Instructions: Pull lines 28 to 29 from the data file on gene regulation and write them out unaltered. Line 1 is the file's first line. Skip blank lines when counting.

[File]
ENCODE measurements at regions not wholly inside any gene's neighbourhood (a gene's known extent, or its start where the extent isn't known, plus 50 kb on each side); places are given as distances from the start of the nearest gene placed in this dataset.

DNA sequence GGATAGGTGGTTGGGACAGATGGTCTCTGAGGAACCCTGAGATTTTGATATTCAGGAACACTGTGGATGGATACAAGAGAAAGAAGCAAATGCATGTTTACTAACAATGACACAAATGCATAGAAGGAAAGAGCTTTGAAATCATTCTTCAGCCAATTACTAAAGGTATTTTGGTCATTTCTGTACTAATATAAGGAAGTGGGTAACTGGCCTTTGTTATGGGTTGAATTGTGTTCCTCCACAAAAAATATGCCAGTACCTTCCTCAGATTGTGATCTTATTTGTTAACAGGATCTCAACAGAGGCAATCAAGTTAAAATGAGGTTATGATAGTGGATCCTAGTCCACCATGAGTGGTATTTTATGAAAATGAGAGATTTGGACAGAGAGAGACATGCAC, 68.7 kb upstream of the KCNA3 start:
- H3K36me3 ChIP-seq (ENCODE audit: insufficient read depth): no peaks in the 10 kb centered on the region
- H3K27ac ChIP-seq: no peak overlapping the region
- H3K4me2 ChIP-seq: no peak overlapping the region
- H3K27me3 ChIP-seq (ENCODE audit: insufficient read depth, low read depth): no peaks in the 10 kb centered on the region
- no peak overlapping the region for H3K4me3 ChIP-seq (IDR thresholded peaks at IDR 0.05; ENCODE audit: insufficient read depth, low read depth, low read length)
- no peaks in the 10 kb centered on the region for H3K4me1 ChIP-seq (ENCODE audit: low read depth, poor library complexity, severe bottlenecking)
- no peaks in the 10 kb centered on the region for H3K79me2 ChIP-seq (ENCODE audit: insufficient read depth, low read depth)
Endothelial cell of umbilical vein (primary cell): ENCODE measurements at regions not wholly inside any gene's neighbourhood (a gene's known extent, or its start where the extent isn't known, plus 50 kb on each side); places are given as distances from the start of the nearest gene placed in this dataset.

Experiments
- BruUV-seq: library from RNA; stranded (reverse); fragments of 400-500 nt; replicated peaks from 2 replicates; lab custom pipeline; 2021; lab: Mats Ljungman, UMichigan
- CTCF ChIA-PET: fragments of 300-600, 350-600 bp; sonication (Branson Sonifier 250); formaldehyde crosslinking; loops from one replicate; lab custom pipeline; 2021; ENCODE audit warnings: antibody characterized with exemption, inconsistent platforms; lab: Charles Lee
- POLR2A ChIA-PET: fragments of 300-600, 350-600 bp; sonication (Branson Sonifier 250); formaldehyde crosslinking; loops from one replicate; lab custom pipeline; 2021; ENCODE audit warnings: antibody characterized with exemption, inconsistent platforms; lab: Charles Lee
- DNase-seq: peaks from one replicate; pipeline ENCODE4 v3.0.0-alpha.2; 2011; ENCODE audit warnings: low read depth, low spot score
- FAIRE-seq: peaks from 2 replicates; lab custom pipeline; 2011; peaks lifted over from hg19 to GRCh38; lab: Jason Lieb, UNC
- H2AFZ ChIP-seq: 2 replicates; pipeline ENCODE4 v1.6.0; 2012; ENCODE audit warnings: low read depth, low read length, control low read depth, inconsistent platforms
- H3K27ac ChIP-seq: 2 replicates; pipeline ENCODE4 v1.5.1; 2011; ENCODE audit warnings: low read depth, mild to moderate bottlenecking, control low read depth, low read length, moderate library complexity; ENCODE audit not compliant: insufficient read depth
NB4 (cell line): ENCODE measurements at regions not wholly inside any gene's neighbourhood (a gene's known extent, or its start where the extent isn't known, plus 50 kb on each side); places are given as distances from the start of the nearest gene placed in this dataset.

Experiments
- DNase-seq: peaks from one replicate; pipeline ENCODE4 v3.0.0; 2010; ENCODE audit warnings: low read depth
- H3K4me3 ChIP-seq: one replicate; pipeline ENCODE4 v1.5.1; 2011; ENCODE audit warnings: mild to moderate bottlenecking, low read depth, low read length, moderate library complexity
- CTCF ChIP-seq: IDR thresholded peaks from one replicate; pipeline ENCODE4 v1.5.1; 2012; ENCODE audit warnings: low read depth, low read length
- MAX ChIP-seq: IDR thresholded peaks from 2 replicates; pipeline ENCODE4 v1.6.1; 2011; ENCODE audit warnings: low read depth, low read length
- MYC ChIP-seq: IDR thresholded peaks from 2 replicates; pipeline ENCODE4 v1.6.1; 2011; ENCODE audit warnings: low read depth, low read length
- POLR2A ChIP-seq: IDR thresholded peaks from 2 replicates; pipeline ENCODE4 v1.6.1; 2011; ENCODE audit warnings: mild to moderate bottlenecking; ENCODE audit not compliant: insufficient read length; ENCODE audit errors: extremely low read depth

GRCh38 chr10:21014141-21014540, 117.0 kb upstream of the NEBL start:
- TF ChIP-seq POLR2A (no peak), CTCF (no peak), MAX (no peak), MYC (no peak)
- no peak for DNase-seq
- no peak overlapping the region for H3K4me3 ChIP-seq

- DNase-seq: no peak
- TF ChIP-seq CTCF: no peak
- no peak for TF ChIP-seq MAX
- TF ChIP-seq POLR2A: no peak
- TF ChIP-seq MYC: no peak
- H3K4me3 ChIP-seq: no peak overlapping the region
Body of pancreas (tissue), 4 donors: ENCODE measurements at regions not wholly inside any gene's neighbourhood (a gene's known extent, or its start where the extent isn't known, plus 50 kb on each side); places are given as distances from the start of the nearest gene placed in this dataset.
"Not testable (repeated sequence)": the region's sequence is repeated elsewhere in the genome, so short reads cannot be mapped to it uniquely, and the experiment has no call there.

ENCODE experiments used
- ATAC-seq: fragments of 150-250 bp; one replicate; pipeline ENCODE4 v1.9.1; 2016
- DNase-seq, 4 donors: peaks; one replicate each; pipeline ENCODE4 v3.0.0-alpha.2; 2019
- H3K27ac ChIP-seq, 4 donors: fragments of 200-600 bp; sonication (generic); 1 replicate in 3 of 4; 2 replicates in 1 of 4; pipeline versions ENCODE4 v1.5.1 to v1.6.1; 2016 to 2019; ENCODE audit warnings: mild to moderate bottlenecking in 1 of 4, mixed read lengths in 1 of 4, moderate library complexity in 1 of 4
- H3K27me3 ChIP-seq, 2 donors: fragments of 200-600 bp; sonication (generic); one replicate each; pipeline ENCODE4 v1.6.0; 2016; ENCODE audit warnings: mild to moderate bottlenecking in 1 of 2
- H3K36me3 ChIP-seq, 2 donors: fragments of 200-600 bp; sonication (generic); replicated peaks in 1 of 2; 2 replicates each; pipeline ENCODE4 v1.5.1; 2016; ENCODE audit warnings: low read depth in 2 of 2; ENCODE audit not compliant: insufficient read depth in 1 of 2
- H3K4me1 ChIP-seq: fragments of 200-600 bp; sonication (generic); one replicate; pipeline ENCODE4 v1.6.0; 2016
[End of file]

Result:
- TF ChIP-seq POLR2A (no peak), CTCF (no peak), MAX (no peak), MYC (no peak)
- no peak for DNase-seq